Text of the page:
The Road to Good Health

Ten years after the earthquake shook western Washington, the region has overhauled its road and healthcare systems and community structure to create an innovative approach to streamline robust delivery of critical medical treatment. Following the Seattle Fault Earthquake in 2015, the King County community sprung into action, creating a cutting edge transportation plan to streamline critical medical treatment and overall create a stronger and healthier King County. Recovering the highway system after it sustained an estimated $4,143,000,000 in damages has been no small task to plan for.

This story is a work of fiction, including all names and quotes, written by WWU DRR students for public education purposes. Site design by Dr. Scott Miles.

With 124 bridges at least moderately damaged and 27 bridges completely damaged, many areas were left unreachable by ground transportation or required long alternate routes to access. The fragmented roadways and poorly located hospital facilities greatly hampered emergency responders’ ability to reach those in need of emergency response and transporting them to the necessary facilities.

King County fire chief commented, “As soon as the shaking started my mind immediately went to what was going to happen with secondary impacts. Hazards such as landslides, tsunami, and fires, which are caused as a result of the earthquake, can often be much more deadly than the initial event. Secondary impacts also can greatly hamper our ability to reach affected areas.” And with as great of an impact as the Seattle Fault Quake had, that was absolutely the case.

Countless instances of landslides, liquefaction, rock fall, and other debris obstructions blocked roads and highways in King County. This rendered many as unusable and constrained community accessibility. The damages and secondary hazard events resulting from the earthquake caused limited access and mobility of community members, endangering many lives to due lack of access to critical treatment and supplies. This, paired with the preexisting irregularly dispersed medical facilities, created an emergency response crisis that King County has vowed to never let be repeated.

Community hubs provide community, educational, health care, security and counseling services all in one place!

Community hubs provide community, educational, health care, security and counseling services all in one place!

In response to the disastrous results of the quake, King County has completely re-envisioned their road system in conjecture to medical facilities. The new system utilizes compact and pedestrian oriented community hubs.  The community centers link healthcare facilities, housing, and community services. This allows for greater access and more proportionately located facilities in relation to the surrounding population density. With health care facilities and community services in the center and housing expanding outwards from the hub, the new structure allows for much more even dispersal of medical facilities within the community. The hubs already in place have created a much more efficient and accessible system that allows for much smaller time intervals between deployment of emergency first responders and arrival at medical facilities.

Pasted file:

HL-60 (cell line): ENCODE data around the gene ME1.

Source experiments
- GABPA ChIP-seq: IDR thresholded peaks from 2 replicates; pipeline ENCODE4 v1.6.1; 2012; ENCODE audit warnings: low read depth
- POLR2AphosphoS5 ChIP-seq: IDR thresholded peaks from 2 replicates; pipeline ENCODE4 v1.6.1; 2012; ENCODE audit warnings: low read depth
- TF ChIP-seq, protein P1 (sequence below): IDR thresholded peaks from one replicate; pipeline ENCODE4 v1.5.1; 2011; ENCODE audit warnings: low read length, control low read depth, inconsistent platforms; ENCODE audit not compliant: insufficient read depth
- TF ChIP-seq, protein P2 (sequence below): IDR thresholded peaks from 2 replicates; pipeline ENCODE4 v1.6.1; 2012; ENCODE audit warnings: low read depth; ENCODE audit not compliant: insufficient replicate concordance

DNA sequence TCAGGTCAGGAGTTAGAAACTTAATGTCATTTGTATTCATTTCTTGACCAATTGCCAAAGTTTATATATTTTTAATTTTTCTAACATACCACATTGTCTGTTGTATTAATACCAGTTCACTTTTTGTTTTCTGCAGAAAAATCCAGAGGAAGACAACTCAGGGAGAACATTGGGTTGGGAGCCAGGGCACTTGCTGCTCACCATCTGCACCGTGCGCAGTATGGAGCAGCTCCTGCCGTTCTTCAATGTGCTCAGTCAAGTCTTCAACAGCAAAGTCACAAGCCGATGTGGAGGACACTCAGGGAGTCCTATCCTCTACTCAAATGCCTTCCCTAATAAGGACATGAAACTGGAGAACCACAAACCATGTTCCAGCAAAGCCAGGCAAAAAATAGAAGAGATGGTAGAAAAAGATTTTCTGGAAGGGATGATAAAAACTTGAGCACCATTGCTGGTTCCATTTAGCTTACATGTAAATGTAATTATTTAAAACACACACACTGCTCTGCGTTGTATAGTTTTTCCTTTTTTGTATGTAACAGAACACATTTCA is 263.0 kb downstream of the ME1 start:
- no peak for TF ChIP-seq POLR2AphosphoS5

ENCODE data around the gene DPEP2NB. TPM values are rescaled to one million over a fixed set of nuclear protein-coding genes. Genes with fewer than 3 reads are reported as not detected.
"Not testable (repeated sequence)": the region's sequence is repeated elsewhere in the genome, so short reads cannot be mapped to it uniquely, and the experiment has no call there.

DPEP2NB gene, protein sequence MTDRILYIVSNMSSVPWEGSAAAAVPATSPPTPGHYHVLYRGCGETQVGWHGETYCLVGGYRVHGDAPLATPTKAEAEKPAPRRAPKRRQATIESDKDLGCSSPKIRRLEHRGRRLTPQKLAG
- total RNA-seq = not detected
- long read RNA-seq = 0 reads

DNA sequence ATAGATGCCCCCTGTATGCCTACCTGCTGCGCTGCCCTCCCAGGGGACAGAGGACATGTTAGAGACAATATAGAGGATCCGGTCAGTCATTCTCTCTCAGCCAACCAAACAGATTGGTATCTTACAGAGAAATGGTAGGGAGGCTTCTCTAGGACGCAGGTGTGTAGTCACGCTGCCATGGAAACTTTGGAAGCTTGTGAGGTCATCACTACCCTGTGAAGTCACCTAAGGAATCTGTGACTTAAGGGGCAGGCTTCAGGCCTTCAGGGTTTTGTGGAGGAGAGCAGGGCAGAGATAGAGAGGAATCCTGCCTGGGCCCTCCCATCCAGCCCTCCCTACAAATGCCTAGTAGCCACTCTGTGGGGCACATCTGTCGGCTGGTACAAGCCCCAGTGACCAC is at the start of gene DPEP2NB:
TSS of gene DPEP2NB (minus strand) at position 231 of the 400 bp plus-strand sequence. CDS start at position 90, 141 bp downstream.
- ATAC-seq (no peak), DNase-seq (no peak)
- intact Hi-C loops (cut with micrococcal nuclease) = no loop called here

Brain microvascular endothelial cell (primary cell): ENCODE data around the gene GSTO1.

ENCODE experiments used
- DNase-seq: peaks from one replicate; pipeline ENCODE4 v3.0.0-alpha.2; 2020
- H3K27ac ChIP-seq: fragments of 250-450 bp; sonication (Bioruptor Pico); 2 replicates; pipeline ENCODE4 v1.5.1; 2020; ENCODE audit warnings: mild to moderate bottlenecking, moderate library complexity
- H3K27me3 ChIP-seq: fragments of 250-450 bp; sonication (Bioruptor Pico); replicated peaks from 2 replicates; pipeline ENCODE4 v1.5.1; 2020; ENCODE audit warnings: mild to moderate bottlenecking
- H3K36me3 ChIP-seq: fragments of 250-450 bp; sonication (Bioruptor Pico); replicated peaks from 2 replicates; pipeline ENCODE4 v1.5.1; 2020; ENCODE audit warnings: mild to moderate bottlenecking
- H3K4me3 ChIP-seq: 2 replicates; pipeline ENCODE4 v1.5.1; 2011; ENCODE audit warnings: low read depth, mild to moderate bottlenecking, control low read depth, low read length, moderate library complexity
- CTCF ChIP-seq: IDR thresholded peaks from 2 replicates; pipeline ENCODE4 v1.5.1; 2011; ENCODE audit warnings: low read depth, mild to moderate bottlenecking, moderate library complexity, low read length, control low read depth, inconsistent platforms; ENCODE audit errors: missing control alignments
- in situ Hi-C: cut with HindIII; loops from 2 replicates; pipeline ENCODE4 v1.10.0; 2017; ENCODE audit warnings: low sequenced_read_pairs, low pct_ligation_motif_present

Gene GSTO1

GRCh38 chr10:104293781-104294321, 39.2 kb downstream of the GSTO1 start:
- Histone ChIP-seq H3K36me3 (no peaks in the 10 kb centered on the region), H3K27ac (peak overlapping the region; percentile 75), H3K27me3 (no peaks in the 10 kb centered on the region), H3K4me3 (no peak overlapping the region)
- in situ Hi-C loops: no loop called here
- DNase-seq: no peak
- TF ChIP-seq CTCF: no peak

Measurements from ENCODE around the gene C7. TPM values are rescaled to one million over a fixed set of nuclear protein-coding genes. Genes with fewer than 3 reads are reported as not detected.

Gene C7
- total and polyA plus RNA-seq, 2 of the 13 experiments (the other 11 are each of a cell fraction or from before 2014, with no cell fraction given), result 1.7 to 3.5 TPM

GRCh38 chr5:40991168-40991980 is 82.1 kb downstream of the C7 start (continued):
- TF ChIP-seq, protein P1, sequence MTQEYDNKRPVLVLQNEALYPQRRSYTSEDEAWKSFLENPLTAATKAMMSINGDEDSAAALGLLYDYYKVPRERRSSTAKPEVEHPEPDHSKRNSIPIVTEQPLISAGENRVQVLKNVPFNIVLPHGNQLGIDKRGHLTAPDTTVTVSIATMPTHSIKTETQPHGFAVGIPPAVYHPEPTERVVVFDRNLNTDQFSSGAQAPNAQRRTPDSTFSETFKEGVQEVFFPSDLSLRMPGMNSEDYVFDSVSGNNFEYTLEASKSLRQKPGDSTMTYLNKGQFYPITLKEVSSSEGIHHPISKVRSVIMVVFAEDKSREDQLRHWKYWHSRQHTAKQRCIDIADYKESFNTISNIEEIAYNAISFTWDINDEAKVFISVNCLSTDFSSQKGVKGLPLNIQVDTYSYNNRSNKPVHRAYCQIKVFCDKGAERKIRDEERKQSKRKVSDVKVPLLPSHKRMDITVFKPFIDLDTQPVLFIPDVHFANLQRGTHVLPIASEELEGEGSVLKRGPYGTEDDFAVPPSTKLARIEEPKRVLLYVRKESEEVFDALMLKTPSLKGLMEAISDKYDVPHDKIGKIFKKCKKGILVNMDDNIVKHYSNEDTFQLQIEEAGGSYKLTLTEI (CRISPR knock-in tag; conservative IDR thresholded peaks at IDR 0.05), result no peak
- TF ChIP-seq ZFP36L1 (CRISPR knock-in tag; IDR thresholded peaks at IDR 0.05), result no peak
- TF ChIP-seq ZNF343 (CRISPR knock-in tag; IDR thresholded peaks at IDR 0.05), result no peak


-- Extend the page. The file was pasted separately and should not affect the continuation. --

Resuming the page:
King County admired the rebuilding efforts that improved accessibility in Samoa after the 2009 tsunami.  The rebuilding efforts focused on improving the road network and fixing damages to roads that became inaccessible after the disaster.  By improving the roadways and relocating critical means of infrastructure and services, the community has become a model for how to improve resilience towards future disasters. Reconstruction efforts restored access for emergency response services and clean up.  Improved transport access was an outcome of relocation projects that heightened ease of access to schools, clinics and other social opportunities. Another goal of this rebuilding effort was to create dual access escape routes.  Although this plan focused on tsunami evacuation, King County felt that the idea of multiple routes of access would improve the functioning of the region in a hazard event. The county realized that by improving the regions roadways, accessibility would be maximized and response in the case of an emergency would be enhanced.

The chief of Rainier Memorial hospital commented, “The new system has greatly improved the community’s ability to access health care both on a daily basis as well as in times of emergency like we experienced after the Seattle Fault Quake.” Since the hub system promotes the efficient use of land, the community structure encourages a maximization of the community’s development potential long-term stability and sustainable urban growth will be assured throughout King County.

Since many hospitals near the epicenter of the earthquake sustained extensive damages that required the facilities to be completely rebuilt, King County took this opportunity to relocate many of the facilities to areas where they will be better able to properly serve the surrounding community. In the past, King County hospitals have faced the issue of the need for medical centers  being disproportionate to the amount of access available to facilities. Relocating these establishments will have great benefits to both medical facilities as well as the community.

Unfortunately the improvements have come at a steep price. The  new system project is expected to be quite costly and King County is looking to new sources to acquire the needed funding. NGOS from around the world have lent alongside relief agencies and private investors to help raise funding for Washington State in support of rebuilding efforts. Both public and private beneficiaries have helped the county to raise funds and the final payments are expected to be made at the end of this year.

Implementation of bike lanes improving accessibility King County.

Implementation of bike lanes improving accessibility King County.